I was looking through this tuple for_each() implementation a few months ago and was wondering if it is possible to implement a version that collects the return values of invoking the functions into a tuple as a result?

The reason I want to do this in my code base I have the following function which takes an input a variadic list of shapes, and returns a tuple of values.

template <typename... T, typename... R>
static constexpr auto map_to_opengl(T &&... shapes)
  return std::make_tuple(shape_mapper::map_to_array_floats(shapes)...);

Well, I'd like to change my function signature to accept a tuple of shapes, and return the result of invoking the function on each shape (this should be semantically equivalent to the code above). If I can do this, I can keep my code more DRY, which is important to me.

template <typename... T, typename... R>
static constexpr auto map_to_opengl(std::tuple<T...> &&shapes)
  return tuple_foreach(shapes, &shape_mapper::map_to_array_floats);

However the implementation of tuple_foreach doesn't allow any values to be collected. Is it possible to write such a function? If it exists in Hana, I missed it :(

I guess you wouldn't call this algorithm for_each, but maybe accumulate? I'm not sure here.

  • You could combine your existing code with the new std::apply?
    – Kerrek SB
    Dec 17, 2016 at 14:43
  • Perhaps, but I'm unsure how to "collect" the values into a tuple if I were to call apply on each function, since each function is called one by one, I have no idea where I would put the intermediate return values.
    – Short
    Dec 17, 2016 at 14:46
  • Terminology-wise, FP languages would call this a 'map', C++ would call it a 'transform'.
    – ildjarn
    Dec 17, 2016 at 18:15
  • 1
    Indeed, you're looking for hana::transform. Dec 17, 2016 at 21:38

3 Answers 3


Doing it with std::apply would be something along these lines:

template<typename T, typename F>
constexpr auto map_tuple_elements(T&& tup, F f) {
    return std::apply([&f](auto&&... args){
               return std::make_tuple(f(decltype(args)(args))...);    
           }, std::forward<T>(tup));

Nothing was added to the standard library in C++17 that would particularly help here (that I can think of); here's the usual C++14 approach (using pack expansion) as a standalone algorithm:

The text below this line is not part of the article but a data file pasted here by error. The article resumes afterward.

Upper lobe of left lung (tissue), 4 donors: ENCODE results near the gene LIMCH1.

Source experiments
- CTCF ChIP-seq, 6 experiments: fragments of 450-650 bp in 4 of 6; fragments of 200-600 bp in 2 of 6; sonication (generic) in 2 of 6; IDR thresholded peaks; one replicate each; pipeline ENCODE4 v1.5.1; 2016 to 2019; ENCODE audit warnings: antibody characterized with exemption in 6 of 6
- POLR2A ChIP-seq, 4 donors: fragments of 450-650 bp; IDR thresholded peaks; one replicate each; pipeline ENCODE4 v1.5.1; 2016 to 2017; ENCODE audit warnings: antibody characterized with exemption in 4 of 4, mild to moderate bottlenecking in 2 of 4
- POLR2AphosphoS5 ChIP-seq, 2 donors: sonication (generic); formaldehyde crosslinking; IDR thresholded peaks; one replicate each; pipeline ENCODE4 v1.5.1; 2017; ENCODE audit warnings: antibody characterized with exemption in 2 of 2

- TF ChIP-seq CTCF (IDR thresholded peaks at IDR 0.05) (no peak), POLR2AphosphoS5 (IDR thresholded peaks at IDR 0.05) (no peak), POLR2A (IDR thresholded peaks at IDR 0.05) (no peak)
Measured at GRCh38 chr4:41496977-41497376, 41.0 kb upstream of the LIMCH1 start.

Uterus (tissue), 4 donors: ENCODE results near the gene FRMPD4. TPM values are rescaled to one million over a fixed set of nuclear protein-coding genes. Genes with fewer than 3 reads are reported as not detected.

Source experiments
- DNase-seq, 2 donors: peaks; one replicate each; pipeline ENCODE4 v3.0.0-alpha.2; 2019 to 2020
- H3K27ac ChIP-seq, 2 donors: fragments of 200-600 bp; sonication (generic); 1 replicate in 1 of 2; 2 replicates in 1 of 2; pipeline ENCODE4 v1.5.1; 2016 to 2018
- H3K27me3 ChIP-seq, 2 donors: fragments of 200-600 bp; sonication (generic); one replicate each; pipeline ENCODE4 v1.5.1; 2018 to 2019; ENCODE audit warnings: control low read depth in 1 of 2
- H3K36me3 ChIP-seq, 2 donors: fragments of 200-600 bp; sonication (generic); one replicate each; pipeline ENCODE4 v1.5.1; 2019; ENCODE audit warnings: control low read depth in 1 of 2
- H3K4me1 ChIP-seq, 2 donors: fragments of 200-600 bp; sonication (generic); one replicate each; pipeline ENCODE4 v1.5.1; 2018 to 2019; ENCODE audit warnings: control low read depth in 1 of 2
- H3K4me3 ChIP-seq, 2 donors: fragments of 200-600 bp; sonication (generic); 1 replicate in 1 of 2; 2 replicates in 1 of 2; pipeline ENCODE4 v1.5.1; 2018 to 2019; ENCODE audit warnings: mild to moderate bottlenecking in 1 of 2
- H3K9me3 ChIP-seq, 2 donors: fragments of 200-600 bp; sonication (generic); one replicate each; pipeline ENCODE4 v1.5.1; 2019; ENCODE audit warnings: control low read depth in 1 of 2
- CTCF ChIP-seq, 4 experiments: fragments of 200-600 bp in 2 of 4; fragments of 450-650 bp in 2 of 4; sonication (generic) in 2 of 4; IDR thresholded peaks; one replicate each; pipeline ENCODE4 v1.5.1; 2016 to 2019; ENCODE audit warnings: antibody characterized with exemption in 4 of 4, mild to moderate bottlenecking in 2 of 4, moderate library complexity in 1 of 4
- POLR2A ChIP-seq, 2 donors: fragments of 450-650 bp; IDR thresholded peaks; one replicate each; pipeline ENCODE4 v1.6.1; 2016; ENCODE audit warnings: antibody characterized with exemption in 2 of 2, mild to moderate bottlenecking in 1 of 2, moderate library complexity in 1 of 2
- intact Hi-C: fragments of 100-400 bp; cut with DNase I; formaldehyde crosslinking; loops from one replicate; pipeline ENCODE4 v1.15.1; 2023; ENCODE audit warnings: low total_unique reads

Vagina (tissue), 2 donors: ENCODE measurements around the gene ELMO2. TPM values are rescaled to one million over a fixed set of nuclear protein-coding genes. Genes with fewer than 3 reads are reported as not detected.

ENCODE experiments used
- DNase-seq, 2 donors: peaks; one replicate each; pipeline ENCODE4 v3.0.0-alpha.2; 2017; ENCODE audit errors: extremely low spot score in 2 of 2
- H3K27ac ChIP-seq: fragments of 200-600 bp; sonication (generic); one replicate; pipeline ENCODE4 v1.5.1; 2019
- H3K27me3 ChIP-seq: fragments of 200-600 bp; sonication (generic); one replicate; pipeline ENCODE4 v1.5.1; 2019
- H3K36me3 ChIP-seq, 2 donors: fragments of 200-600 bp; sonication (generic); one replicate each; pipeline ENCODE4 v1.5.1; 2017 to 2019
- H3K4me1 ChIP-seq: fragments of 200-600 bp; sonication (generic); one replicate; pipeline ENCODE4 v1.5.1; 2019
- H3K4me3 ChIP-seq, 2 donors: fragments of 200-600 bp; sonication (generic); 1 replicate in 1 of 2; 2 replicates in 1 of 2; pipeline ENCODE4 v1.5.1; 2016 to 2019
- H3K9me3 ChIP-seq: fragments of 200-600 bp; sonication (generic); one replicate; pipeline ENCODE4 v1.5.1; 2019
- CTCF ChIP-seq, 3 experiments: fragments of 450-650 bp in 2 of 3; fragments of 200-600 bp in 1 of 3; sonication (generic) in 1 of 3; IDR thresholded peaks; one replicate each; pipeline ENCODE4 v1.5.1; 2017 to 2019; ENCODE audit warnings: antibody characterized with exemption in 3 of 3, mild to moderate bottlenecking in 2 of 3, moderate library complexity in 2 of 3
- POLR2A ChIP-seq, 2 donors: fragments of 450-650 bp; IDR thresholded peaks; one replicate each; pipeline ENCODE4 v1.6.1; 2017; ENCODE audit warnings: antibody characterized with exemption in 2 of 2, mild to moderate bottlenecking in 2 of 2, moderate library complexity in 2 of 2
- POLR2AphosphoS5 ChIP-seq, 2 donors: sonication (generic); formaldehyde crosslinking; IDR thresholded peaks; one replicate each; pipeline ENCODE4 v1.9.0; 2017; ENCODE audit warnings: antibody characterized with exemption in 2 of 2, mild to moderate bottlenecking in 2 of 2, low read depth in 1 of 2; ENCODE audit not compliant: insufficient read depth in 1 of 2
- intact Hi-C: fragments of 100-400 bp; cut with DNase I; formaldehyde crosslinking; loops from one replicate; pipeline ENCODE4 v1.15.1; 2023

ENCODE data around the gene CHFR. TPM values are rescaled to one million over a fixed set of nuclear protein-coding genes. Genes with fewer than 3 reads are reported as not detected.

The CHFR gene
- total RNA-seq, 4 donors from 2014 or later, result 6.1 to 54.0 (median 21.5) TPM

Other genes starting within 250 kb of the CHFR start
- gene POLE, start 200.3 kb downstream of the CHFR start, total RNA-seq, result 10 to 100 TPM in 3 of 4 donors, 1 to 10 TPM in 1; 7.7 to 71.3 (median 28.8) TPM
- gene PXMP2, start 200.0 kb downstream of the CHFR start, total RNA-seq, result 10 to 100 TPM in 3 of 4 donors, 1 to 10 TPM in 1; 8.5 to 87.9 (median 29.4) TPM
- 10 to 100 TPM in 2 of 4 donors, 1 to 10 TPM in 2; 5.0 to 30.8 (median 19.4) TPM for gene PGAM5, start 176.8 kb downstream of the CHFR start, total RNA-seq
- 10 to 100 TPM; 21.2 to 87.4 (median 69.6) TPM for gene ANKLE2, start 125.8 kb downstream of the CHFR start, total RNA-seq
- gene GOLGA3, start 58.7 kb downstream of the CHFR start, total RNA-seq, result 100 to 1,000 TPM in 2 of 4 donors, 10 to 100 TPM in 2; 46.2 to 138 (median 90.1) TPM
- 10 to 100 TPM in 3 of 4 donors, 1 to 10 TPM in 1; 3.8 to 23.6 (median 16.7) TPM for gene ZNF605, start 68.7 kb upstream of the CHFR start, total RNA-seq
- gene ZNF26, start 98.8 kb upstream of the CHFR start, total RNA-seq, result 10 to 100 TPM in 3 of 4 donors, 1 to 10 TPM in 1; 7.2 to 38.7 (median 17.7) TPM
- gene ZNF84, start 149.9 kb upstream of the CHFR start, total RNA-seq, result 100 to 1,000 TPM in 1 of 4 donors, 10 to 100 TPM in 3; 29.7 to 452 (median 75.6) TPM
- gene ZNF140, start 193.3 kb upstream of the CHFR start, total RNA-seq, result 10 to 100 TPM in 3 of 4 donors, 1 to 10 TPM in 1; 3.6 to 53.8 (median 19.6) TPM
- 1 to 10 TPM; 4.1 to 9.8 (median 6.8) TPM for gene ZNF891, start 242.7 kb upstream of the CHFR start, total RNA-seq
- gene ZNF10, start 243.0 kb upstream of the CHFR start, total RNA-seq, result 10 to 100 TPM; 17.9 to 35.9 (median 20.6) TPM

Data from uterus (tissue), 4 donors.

namespace detail {
    template<typename T, typename F, std::size_t... Is>
    constexpr auto map_tuple_elements(T&& tup, F& f, std::index_sequence<Is...>) {
        return std::make_tuple(f(std::get<Is>(std::forward<T>(tup)))...);

template<typename T, typename F, std::size_t TupSize = std::tuple_size_v<std::decay_t<T>>>
constexpr auto map_tuple_elements(T&& tup, F f) {
    return detail::map_tuple_elements(
        std::forward<T>(tup), f,

Online Demo

  • That is an impressively elegant solution, my friend. And the demo with examples makes this answer legendary. Thank you!! You mention "usual approach", I'd really like to learn more about that. Do you have any sources I can learn more about the "usual approach"?
    – Short
    Dec 17, 2016 at 18:37
  • @Short : I recommend reading up on std::integer_sequence and friends, and reading through some highly-voted answers that make use of them (std::index_sequence is probably the symbol to search for).
    – ildjarn
    Dec 17, 2016 at 18:47
  • nice solution! @ildjarn why std::decay is needed here for tuple_size?
    – fen
    Feb 8, 2022 at 7:39
  • @fen : As T&& is a forwarding reference, T will be tuple<...>& or tuple<...> const& when an lvalue is passed in; but std::tuple_size is only specialized for tuple<...>, so we must strip off the reference and possible const. Prior to C++20's addition of std::remove_cvref_t, using decay_t was the easy (if overkill) solution.
    – ildjarn
    Feb 8, 2022 at 12:56

The following main() constructs a tuple, applies a function to each value in the tuple, and produces another tuple. You can trivially wrap the whole thing into a function of its own.

This solution uses a few templates that are new to C++17, but they all can be trivially reimplemented for C++14, if necessary:

#include <utility>
#include <tuple>
#include <iostream>

// The function

int square(int n)
    return n * 2;

// The helper class for unpacking a tuple into a parameter pack,
// invoking square(), then packing the result back into a tuple.

template<typename tuple, typename index_sequence> class apply_square;

template<typename tuple,
     size_t... sequence>
class apply_square<tuple, std::index_sequence<sequence...>> {


    template<typename tuple_arg>
    static auto do_apply_square(tuple_arg &&tupple)
        return std::make_tuple(square(std::get<sequence>(tupple))...);

int main()
    // Create a sample tuple

    auto f=std::make_tuple(1, 2);

    // Invoke appropriately-specialized do_apply_square() against
    // the tuple.

    typedef std::make_index_sequence<std::tuple_size<decltype(f)>
                     ::value> tuple_indexes;

    auto f_squared=apply_square<decltype(f), tuple_indexes>

    // f_squared should now be another tuple. Let's see:

    int &first=std::get<0>(f_squared);
    int &second=std::get<1>(f_squared);

    std::cout << first << ' ' << second << std::endl;

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